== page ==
Bob seldom disposed of the produce of his lands; it was all needed for domestic consumption. Indeed, for gormandizing, I would have matched him against any three common-council men at a civic feast.
A friend of Bob's told me that, owing to his voraciousness, his visits to other parts of the island were much dreaded; for, according to Tahitian customs, hospitality without charge is enjoined upon everyone; and though it is reciprocal in most cases, in Bob's it was almost out of the question. The damage done to a native larder in one of his morning calls was more than could be made good by his entertainer's spending the holidays with them.
The old man, as I have hinted, had, once upon a time, been a cruise or two in a whaling-vessel; and, therefore, he prided himself upon his English. Having acquired what he knew of it in the forecastle, he talked little else than sailor phrases, which sounded whimsically enough.
I asked him one day how old he was. "Olee?" he exclaimed, looking very profound in consequence of thoroughly understanding so subtile a question—"Oh! very olee—'tousand 'ear—more—big man when Capin Tootee (Captain Cook) heavey in sight." (In sea parlance, came into view.)
This was a thing impossible; but adapting my discourse to the man, I rejoined—"Ah! you see Capin Tootee—well, how you like him?"
"Oh! he maitai: (good) friend of me, and know my wife."
On my assuring him strongly that he could not have been born at the time, he explained himself by saying that he was speaking of his father, all the while. This, indeed, might very well have been.
It is a curious fact that all these people, young and old, will tell you that they have enjoyed the honour of a personal acquaintance with the great navigator; and if you listen to them, they will go on and tell anecdotes without end. This springs from nothing but their great desire to please; well knowing that a more agreeable topic for a white man could not be selected. As for the anachronism of the thing, they seem to have no idea of it: days and years are all the same to them.
After our sunrise bath, Bob once more placed us in the stocks, almost moved to tears at subjecting us to so great a hardship; but he could not treat us otherwise, he said, on pain of the consul's displeasure. How long we were to be confined, he did not know; nor what was to be done with us in the end.
As noon advanced, and no signs of a meal were visible, someone inquired whether we were to be boarded, as well as lodged, at the Hotel de Calabooza?
"Vast heavey" (avast heaving, or wait a bit)—said Bob—"kow-kow" (food) "come ship by by."
And, sure enough, along comes Rope Tarn with a wooden bucket of the Julia's villainous biscuit. With a grin, he said it was a present from Wilson: it was all we were to get that day. A great cry was now raised; and well was it for the land-lubber that lie had a pair of legs, and the men could not use theirs. One and all, we resolved not to touch the bread, come what come might; and so we told the natives.
Being extravagantly fond of ship-biscuit—the harder the better—they were quite overjoyed; and offered to give us, every day, a small quantity of baked bread-fruit and Indian turnip in exchange for the bread. This we agreed to; and every morning afterward, when the bucket came, its contents were at once handed over to Bob and his friends, who never ceased munching until nightfall.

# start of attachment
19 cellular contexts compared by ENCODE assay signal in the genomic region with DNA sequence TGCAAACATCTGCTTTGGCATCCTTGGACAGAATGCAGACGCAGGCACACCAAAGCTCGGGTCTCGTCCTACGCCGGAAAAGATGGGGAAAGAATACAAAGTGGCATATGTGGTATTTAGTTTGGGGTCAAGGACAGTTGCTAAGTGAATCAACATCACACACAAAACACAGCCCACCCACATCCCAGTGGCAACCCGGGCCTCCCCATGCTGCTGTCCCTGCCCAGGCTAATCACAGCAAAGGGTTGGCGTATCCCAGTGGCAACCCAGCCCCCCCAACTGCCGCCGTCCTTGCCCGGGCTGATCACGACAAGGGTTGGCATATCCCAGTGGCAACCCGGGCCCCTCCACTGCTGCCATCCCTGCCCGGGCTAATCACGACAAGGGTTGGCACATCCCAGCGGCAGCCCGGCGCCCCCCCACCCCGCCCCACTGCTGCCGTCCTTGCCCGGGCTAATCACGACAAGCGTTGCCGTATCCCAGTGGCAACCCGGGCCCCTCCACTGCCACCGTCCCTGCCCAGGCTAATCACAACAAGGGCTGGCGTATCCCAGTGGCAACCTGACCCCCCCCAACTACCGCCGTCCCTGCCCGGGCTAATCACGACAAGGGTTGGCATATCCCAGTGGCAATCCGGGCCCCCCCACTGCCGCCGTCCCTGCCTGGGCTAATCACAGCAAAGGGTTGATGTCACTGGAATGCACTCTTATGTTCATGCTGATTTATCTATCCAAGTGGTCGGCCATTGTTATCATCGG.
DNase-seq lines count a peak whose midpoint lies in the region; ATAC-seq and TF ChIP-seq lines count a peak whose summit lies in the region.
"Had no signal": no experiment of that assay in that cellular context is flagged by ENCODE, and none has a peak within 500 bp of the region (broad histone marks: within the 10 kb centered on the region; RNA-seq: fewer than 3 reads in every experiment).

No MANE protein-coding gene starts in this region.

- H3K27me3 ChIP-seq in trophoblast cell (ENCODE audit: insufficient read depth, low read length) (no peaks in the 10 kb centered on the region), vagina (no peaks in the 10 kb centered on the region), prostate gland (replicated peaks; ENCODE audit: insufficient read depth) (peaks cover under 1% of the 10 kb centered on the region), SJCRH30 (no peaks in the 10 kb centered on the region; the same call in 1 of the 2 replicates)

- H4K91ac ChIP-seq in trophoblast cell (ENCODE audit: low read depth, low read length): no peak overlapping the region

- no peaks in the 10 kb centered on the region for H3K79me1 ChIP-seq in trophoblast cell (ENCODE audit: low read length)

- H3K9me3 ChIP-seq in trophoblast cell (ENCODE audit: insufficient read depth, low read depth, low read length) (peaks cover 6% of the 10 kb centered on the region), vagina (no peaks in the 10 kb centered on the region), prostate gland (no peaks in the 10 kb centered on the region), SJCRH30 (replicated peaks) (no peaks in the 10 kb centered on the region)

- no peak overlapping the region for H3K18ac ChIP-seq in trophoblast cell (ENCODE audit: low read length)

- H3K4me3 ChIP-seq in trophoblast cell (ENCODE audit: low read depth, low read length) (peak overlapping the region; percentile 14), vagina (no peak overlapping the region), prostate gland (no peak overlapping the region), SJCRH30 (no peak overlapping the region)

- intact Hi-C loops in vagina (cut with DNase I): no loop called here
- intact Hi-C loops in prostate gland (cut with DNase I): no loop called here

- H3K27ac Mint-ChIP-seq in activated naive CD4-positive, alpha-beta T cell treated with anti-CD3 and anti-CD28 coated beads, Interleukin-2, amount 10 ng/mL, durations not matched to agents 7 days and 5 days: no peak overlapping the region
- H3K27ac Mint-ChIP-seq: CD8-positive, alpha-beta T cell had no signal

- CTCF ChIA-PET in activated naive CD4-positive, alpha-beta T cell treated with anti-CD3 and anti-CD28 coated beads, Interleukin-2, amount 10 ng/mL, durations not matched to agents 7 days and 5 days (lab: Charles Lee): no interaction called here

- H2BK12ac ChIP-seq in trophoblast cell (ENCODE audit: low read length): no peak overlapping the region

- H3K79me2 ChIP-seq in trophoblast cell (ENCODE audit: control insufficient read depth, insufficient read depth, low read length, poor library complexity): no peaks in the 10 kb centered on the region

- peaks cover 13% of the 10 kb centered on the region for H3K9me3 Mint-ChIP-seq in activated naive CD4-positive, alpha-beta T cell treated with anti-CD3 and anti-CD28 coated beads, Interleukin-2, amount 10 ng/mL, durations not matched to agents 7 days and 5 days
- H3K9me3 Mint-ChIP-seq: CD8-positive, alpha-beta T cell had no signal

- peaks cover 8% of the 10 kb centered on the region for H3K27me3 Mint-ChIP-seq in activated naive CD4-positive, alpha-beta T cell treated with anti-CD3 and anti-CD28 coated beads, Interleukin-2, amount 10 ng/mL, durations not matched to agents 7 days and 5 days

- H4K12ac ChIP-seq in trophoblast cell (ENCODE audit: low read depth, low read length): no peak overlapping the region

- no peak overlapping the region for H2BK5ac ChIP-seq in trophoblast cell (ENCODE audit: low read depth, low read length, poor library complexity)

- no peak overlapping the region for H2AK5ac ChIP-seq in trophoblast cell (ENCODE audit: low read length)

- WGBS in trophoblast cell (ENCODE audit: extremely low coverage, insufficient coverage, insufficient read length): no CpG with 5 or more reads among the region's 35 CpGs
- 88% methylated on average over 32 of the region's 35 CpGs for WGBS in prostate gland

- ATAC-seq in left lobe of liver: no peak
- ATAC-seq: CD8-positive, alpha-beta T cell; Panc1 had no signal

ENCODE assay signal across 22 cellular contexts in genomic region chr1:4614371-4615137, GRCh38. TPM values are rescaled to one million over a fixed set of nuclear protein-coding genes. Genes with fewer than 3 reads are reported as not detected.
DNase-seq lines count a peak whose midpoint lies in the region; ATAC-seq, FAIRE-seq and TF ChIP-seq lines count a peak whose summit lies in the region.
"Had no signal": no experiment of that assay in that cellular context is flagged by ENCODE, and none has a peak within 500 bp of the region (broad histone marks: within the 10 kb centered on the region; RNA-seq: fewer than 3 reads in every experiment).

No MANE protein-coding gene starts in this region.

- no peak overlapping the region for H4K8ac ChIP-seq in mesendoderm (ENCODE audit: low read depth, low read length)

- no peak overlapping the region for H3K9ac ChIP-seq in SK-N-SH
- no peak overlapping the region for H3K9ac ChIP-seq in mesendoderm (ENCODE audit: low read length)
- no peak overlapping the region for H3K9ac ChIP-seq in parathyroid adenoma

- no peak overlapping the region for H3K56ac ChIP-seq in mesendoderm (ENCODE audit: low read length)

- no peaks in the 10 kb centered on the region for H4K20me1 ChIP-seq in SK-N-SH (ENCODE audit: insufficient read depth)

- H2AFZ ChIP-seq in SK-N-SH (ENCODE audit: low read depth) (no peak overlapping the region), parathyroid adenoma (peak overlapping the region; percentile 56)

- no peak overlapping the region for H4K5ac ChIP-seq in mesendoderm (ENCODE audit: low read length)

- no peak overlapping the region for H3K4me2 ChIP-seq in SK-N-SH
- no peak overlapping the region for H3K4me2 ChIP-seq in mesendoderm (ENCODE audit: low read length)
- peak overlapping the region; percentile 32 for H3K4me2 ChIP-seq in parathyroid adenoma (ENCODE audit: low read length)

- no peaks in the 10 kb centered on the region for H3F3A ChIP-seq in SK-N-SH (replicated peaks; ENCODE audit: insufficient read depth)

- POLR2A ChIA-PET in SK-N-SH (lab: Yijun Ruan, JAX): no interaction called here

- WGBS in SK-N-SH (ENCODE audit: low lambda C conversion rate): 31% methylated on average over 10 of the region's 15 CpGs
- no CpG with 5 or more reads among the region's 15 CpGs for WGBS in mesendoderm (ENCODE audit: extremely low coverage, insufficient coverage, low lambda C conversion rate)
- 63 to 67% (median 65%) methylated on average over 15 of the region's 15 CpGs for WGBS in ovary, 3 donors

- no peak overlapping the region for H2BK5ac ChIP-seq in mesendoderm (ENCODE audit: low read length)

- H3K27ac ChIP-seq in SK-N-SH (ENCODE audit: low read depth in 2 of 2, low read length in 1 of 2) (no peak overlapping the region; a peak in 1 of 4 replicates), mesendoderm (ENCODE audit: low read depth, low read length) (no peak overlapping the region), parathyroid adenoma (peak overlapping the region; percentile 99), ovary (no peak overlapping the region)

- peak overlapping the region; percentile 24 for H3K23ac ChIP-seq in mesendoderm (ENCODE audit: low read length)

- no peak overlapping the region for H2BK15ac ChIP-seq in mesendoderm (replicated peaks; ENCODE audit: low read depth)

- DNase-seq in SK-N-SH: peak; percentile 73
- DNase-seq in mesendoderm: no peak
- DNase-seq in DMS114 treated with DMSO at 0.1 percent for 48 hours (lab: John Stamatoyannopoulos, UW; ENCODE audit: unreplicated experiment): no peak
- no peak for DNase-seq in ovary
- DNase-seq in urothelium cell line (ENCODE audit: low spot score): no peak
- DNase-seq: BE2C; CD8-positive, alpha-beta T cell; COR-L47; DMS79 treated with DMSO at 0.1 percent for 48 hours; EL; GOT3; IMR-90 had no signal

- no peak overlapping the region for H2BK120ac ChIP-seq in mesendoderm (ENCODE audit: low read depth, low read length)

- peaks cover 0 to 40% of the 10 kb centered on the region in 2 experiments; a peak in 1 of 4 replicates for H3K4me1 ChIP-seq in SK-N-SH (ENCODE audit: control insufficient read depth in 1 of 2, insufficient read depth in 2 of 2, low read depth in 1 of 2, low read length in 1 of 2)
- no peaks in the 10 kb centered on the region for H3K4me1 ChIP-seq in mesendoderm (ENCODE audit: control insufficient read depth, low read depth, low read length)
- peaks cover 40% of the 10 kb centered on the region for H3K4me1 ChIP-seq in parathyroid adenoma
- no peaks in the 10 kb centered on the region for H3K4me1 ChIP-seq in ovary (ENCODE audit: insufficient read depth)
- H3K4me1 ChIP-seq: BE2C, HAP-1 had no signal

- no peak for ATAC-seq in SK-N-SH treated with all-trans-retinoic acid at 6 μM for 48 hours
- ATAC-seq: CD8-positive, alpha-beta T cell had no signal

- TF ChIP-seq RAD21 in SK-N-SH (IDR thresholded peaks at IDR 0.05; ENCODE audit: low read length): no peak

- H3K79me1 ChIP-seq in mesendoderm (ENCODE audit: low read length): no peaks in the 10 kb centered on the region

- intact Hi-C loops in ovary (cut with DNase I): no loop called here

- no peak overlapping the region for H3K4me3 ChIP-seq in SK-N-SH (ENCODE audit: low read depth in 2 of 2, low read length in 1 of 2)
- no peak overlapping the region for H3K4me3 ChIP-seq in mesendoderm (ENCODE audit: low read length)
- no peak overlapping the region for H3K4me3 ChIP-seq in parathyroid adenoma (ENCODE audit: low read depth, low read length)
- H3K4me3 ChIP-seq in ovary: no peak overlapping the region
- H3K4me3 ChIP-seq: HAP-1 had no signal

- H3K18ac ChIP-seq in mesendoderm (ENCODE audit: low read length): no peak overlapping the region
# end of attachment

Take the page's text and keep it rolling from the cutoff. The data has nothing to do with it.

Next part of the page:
Our exceedingly frugal meal of bread-fruit over, Captain Bob waddled up to us with a couple of long poles hooked at one end, and several large baskets of woven cocoa-nut branches.
Not far off was an extensive grove of orange-trees in full bearing; and myself and another were selected to go with him, and gather a supply for the party. When we went in among the trees, the sumptuousness of the orchard was unlike anything I had ever seen; while the fragrance shaken from the gently waving boughs regaled our senses most delightfully.
In many places the trees formed a dense shade, spreading overhead a dark, rustling vault, groined with boughs, and studded here and there with the ripened spheres, like gilded balls. In several places, the overladen branches were borne to the earth, hiding the trunk in a tent of foliage. Once fairly in the grove, we could see nothing else; it was oranges all round.
To preserve the fruit from bruising, Bob, hooking the twigs with his pole, let them fall into his basket. But this would not do for us. Seizing hold of a bough, we brought such a shower to the ground that our old friend was fain to run from under. Heedless of remonstrance, we then reclined in the shade, and feasted to our heart's content. Heaping up the baskets afterwards, we returned to our comrades, by whom our arrival was hailed with loud plaudits; and in a marvellously short time, nothing was left of the oranges we brought but the rinds.
While inmates of the Calabooza, we had as much of the fruit as we wanted; and to this cause, and others that might be mentioned, may be ascribed the speedy restoration of our sick to comparative health.
The orange of Tahiti is delicious—small and sweet, with a thin, dry rind. Though now abounding, it was unknown before Cook's time, to whom the natives are indebted for so great a blessing. He likewise introduced several other kinds of fruit; among these were the fig, pineapple, and lemon, now seldom met with. The lime still grows, and some of the poorer natives express the juice to sell to the shipping. It is highly valued as an anti-scorbutic. Nor was the variety of foreign fruits and vegetables which were introduced the only benefit conferred by the first visitors to the Society group. Cattle and sheep were left at various places. More of them anon.
Thus, after all that of late years has been done for these islanders, Cook and Vancouver may, in one sense at least, be considered their greatest benefactors.